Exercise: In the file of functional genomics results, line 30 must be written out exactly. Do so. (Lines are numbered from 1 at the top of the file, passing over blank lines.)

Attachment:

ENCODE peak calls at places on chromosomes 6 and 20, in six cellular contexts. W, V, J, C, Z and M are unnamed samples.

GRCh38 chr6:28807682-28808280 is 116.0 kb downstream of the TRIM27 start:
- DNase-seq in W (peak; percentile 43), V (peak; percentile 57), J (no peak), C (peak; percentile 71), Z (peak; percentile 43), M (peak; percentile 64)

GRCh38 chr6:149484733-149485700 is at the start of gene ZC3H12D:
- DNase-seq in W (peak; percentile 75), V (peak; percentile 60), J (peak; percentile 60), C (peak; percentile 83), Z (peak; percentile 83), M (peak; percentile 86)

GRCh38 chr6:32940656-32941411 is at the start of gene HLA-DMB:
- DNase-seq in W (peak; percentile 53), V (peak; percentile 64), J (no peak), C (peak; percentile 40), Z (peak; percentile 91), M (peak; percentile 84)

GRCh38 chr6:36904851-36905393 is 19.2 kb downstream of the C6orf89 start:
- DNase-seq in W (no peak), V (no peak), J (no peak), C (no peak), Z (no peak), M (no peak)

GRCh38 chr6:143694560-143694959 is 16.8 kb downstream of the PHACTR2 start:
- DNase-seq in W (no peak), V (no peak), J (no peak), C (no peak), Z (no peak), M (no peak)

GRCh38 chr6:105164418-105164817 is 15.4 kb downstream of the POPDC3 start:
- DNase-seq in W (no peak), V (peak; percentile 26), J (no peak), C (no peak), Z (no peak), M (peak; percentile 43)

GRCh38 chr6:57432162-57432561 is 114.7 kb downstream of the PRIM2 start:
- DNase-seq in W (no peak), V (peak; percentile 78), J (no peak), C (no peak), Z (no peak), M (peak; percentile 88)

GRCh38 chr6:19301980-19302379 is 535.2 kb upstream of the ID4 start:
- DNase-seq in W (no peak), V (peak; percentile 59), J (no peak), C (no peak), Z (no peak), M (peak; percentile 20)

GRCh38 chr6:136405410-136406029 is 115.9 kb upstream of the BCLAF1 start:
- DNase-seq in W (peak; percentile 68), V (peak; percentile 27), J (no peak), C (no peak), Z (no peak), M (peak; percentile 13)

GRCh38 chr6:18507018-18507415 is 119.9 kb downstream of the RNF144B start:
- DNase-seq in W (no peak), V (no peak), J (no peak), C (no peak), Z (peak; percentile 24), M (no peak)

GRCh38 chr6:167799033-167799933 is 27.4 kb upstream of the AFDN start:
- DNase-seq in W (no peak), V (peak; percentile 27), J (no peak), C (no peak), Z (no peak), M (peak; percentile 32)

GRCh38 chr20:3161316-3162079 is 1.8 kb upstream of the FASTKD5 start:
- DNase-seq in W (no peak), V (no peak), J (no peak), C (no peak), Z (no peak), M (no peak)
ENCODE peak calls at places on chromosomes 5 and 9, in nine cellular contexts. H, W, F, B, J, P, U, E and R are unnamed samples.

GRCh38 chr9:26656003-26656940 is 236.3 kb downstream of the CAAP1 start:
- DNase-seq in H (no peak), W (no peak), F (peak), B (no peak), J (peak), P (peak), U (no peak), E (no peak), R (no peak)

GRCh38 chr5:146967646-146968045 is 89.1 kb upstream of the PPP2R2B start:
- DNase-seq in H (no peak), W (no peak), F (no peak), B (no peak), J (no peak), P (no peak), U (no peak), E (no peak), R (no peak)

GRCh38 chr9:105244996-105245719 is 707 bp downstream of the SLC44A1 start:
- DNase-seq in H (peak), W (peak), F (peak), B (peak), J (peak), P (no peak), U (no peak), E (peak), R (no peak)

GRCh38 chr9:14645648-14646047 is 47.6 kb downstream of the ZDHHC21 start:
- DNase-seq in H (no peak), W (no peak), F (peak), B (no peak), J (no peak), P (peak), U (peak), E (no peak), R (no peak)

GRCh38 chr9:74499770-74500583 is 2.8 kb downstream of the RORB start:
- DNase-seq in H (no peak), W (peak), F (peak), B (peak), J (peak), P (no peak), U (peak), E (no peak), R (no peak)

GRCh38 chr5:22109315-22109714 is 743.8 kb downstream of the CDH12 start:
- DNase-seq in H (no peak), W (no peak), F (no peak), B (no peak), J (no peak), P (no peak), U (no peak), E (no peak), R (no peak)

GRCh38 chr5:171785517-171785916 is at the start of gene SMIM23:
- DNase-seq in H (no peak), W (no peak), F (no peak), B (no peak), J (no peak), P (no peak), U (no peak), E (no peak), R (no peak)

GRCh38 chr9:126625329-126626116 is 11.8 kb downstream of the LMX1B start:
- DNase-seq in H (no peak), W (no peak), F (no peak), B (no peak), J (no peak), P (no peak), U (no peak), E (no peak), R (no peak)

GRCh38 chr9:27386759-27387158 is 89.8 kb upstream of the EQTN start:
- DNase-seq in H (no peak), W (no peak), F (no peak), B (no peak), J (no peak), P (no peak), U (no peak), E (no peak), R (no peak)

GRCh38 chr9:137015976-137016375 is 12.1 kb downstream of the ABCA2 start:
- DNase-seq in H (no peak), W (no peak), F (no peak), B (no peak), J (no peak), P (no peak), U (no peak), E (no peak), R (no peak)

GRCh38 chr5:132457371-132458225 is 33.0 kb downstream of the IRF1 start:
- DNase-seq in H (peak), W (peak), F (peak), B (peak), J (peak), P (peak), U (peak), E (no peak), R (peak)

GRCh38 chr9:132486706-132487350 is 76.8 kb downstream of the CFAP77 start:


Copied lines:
- DNase-seq in H (no peak), W (no peak), F (no peak), B (no peak), J (no peak), P (no peak), U (no peak), E (no peak), R (no peak)